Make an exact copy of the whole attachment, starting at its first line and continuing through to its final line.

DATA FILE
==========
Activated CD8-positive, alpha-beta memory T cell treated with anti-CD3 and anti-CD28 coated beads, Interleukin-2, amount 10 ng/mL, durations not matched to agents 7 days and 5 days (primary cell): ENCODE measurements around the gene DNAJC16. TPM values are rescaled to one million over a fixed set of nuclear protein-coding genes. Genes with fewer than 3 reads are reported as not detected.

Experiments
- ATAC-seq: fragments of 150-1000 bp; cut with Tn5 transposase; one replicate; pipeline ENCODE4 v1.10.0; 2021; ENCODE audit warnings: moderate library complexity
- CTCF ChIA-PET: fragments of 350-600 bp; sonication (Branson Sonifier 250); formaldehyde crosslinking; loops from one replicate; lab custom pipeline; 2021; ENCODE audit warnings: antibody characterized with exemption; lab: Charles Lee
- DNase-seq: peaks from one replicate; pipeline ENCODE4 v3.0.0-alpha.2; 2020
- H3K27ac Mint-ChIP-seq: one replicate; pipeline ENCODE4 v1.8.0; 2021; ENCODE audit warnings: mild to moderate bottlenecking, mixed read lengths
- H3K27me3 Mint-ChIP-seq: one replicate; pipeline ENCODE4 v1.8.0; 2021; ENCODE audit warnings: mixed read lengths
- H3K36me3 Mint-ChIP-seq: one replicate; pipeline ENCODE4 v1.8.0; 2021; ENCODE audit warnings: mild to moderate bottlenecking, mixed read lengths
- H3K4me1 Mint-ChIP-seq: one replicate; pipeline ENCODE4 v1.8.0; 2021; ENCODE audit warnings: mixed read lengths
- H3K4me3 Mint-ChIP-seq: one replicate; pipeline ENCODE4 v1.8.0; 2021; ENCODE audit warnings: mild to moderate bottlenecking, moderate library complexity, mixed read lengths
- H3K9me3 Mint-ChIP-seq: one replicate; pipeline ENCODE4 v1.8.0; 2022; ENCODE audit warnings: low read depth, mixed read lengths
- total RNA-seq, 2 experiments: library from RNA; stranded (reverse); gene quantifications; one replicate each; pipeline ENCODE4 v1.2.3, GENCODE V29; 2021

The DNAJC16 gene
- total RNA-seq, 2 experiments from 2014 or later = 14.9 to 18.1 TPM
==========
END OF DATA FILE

Activated CD8-positive, alpha-beta memory T cell treated with anti-CD3 and anti-CD28 coated beads, Interleukin-2, amount 10 ng/mL, durations not matched to agents 7 days and 5 days (primary cell): ENCODE measurements around the gene DNAJC16. TPM values are rescaled to one million over a fixed set of nuclear protein-coding genes. Genes with fewer than 3 reads are reported as not detected.

Experiments
- ATAC-seq: fragments of 150-1000 bp; cut with Tn5 transposase; one replicate; pipeline ENCODE4 v1.10.0; 2021; ENCODE audit warnings: moderate library complexity
- CTCF ChIA-PET: fragments of 350-600 bp; sonication (Branson Sonifier 250); formaldehyde crosslinking; loops from one replicate; lab custom pipeline; 2021; ENCODE audit warnings: antibody characterized with exemption; lab: Charles Lee
- DNase-seq: peaks from one replicate; pipeline ENCODE4 v3.0.0-alpha.2; 2020
- H3K27ac Mint-ChIP-seq: one replicate; pipeline ENCODE4 v1.8.0; 2021; ENCODE audit warnings: mild to moderate bottlenecking, mixed read lengths
- H3K27me3 Mint-ChIP-seq: one replicate; pipeline ENCODE4 v1.8.0; 2021; ENCODE audit warnings: mixed read lengths
- H3K36me3 Mint-ChIP-seq: one replicate; pipeline ENCODE4 v1.8.0; 2021; ENCODE audit warnings: mild to moderate bottlenecking, mixed read lengths
- H3K4me1 Mint-ChIP-seq: one replicate; pipeline ENCODE4 v1.8.0; 2021; ENCODE audit warnings: mixed read lengths
- H3K4me3 Mint-ChIP-seq: one replicate; pipeline ENCODE4 v1.8.0; 2021; ENCODE audit warnings: mild to moderate bottlenecking, moderate library complexity, mixed read lengths
- H3K9me3 Mint-ChIP-seq: one replicate; pipeline ENCODE4 v1.8.0; 2022; ENCODE audit warnings: low read depth, mixed read lengths
- total RNA-seq, 2 experiments: library from RNA; stranded (reverse); gene quantifications; one replicate each; pipeline ENCODE4 v1.2.3, GENCODE V29; 2021

The DNAJC16 gene
- total RNA-seq, 2 experiments from 2014 or later = 14.9 to 18.1 TPM